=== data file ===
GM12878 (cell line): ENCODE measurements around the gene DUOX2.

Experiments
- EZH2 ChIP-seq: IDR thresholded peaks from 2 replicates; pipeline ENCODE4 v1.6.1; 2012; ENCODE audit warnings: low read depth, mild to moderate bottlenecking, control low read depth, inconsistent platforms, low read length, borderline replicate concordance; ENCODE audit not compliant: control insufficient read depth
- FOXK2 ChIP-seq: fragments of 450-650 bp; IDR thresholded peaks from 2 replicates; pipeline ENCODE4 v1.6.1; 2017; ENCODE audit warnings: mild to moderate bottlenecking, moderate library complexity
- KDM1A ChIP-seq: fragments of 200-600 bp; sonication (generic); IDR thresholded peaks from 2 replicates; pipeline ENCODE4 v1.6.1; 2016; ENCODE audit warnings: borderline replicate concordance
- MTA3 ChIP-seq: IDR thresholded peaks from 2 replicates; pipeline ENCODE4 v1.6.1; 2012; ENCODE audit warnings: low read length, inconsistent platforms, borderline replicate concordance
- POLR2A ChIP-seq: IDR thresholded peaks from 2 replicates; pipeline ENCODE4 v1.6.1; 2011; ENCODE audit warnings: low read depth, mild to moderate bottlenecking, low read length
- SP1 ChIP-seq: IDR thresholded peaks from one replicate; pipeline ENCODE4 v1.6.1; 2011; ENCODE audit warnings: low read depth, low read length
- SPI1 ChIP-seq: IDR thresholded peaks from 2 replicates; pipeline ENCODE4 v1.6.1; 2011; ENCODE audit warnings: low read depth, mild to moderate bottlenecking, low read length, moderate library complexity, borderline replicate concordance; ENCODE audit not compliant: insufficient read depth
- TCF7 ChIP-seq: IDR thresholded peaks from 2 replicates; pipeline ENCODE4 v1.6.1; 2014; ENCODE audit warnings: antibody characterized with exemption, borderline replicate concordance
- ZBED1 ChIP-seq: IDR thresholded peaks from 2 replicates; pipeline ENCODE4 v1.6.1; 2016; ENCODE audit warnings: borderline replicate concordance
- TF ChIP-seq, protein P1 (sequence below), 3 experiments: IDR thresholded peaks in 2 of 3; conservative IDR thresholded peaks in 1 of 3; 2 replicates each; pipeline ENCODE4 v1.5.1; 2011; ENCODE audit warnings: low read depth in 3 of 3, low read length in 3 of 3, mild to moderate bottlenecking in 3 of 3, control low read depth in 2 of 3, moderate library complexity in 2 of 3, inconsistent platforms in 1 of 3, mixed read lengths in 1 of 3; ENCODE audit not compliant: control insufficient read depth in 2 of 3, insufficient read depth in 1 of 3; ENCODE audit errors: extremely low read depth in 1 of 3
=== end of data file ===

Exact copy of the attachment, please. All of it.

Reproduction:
GM12878 (cell line): ENCODE measurements around the gene DUOX2.

Experiments
- EZH2 ChIP-seq: IDR thresholded peaks from 2 replicates; pipeline ENCODE4 v1.6.1; 2012; ENCODE audit warnings: low read depth, mild to moderate bottlenecking, control low read depth, inconsistent platforms, low read length, borderline replicate concordance; ENCODE audit not compliant: control insufficient read depth
- FOXK2 ChIP-seq: fragments of 450-650 bp; IDR thresholded peaks from 2 replicates; pipeline ENCODE4 v1.6.1; 2017; ENCODE audit warnings: mild to moderate bottlenecking, moderate library complexity
- KDM1A ChIP-seq: fragments of 200-600 bp; sonication (generic); IDR thresholded peaks from 2 replicates; pipeline ENCODE4 v1.6.1; 2016; ENCODE audit warnings: borderline replicate concordance
- MTA3 ChIP-seq: IDR thresholded peaks from 2 replicates; pipeline ENCODE4 v1.6.1; 2012; ENCODE audit warnings: low read length, inconsistent platforms, borderline replicate concordance
- POLR2A ChIP-seq: IDR thresholded peaks from 2 replicates; pipeline ENCODE4 v1.6.1; 2011; ENCODE audit warnings: low read depth, mild to moderate bottlenecking, low read length
- SP1 ChIP-seq: IDR thresholded peaks from one replicate; pipeline ENCODE4 v1.6.1; 2011; ENCODE audit warnings: low read depth, low read length
- SPI1 ChIP-seq: IDR thresholded peaks from 2 replicates; pipeline ENCODE4 v1.6.1; 2011; ENCODE audit warnings: low read depth, mild to moderate bottlenecking, low read length, moderate library complexity, borderline replicate concordance; ENCODE audit not compliant: insufficient read depth
- TCF7 ChIP-seq: IDR thresholded peaks from 2 replicates; pipeline ENCODE4 v1.6.1; 2014; ENCODE audit warnings: antibody characterized with exemption, borderline replicate concordance
- ZBED1 ChIP-seq: IDR thresholded peaks from 2 replicates; pipeline ENCODE4 v1.6.1; 2016; ENCODE audit warnings: borderline replicate concordance
- TF ChIP-seq, protein P1 (sequence below), 3 experiments: IDR thresholded peaks in 2 of 3; conservative IDR thresholded peaks in 1 of 3; 2 replicates each; pipeline ENCODE4 v1.5.1; 2011; ENCODE audit warnings: low read depth in 3 of 3, low read length in 3 of 3, mild to moderate bottlenecking in 3 of 3, control low read depth in 2 of 3, moderate library complexity in 2 of 3, inconsistent platforms in 1 of 3, mixed read lengths in 1 of 3; ENCODE audit not compliant: control insufficient read depth in 2 of 3, insufficient read depth in 1 of 3; ENCODE audit errors: extremely low read depth in 1 of 3